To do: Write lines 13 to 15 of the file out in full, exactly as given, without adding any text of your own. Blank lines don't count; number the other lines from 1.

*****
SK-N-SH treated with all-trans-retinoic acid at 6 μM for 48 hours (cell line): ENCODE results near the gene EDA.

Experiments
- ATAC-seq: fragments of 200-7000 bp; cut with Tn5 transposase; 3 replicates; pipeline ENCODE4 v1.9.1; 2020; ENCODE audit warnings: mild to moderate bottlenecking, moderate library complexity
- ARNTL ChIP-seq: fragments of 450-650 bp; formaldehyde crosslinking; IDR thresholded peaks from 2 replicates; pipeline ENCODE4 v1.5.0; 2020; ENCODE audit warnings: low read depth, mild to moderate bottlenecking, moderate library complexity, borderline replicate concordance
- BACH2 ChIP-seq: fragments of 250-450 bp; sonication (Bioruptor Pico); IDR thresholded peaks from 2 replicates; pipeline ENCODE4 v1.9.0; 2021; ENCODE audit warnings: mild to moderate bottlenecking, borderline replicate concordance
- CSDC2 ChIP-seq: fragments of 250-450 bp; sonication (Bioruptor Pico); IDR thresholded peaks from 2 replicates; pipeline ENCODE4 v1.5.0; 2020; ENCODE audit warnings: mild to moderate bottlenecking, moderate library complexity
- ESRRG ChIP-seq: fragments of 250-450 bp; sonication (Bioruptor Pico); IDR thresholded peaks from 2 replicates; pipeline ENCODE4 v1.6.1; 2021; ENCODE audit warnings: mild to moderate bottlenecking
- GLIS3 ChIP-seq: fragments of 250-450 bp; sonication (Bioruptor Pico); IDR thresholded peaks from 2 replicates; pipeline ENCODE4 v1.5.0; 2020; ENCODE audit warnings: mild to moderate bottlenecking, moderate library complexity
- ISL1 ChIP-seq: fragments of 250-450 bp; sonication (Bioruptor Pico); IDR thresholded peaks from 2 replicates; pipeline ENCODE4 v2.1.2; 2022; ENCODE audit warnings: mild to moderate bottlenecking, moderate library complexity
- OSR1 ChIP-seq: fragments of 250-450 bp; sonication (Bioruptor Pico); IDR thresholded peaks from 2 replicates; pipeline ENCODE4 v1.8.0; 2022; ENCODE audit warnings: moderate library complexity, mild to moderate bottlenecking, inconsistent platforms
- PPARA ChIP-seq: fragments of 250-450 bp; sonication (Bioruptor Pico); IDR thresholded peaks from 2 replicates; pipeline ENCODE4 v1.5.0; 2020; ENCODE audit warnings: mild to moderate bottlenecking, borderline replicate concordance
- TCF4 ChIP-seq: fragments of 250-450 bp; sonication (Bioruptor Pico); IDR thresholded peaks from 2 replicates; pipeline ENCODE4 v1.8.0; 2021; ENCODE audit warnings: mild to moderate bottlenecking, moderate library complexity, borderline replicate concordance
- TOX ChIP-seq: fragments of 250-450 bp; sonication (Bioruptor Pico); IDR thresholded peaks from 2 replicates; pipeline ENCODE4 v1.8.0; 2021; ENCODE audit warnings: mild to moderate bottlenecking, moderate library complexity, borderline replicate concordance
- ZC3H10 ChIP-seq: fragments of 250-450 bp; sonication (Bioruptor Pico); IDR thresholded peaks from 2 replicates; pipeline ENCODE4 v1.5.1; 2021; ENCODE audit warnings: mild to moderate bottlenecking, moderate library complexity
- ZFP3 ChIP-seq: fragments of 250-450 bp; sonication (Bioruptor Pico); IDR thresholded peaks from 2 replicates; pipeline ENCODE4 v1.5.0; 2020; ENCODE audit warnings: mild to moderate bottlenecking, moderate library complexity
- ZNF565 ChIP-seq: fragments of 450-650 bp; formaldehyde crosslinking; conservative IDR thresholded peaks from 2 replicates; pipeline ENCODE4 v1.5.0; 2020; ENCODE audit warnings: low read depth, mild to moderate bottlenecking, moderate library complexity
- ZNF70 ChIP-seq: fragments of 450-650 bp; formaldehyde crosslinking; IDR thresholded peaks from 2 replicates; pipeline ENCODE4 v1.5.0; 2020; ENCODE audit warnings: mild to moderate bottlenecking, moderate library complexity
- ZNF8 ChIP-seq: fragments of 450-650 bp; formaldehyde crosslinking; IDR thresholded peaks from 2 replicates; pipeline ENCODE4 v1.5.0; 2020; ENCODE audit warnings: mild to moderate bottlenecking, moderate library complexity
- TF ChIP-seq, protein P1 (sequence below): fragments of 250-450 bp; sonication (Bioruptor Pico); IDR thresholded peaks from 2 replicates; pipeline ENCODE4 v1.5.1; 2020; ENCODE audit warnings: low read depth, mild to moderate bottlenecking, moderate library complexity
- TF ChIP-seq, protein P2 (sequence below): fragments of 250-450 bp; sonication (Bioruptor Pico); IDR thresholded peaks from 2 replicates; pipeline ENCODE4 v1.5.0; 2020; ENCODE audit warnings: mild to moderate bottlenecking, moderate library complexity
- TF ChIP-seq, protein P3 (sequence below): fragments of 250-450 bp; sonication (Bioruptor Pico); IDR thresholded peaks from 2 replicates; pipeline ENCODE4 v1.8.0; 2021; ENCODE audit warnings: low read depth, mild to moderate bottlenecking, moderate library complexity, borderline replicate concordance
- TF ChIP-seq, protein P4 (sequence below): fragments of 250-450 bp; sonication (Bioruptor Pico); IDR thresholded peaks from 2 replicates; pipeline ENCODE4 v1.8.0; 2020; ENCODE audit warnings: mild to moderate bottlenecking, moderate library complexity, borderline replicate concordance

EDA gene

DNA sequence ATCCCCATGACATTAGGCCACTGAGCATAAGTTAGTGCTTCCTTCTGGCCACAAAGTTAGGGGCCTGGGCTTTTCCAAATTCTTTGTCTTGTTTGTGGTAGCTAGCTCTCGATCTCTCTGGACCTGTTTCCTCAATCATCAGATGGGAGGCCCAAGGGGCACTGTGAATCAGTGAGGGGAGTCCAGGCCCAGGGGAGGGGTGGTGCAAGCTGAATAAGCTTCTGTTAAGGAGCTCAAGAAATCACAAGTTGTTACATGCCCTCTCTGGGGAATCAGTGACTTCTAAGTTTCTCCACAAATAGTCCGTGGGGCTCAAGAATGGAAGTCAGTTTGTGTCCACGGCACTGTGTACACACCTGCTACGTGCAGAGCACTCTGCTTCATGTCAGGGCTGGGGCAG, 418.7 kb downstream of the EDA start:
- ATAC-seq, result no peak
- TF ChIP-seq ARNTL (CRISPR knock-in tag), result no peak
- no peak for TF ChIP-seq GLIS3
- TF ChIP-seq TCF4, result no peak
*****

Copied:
- TOX ChIP-seq: fragments of 250-450 bp; sonication (Bioruptor Pico); IDR thresholded peaks from 2 replicates; pipeline ENCODE4 v1.8.0; 2021; ENCODE audit warnings: mild to moderate bottlenecking, moderate library complexity, borderline replicate concordance
- ZC3H10 ChIP-seq: fragments of 250-450 bp; sonication (Bioruptor Pico); IDR thresholded peaks from 2 replicates; pipeline ENCODE4 v1.5.1; 2021; ENCODE audit warnings: mild to moderate bottlenecking, moderate library complexity
- ZFP3 ChIP-seq: fragments of 250-450 bp; sonication (Bioruptor Pico); IDR thresholded peaks from 2 replicates; pipeline ENCODE4 v1.5.0; 2020; ENCODE audit warnings: mild to moderate bottlenecking, moderate library complexity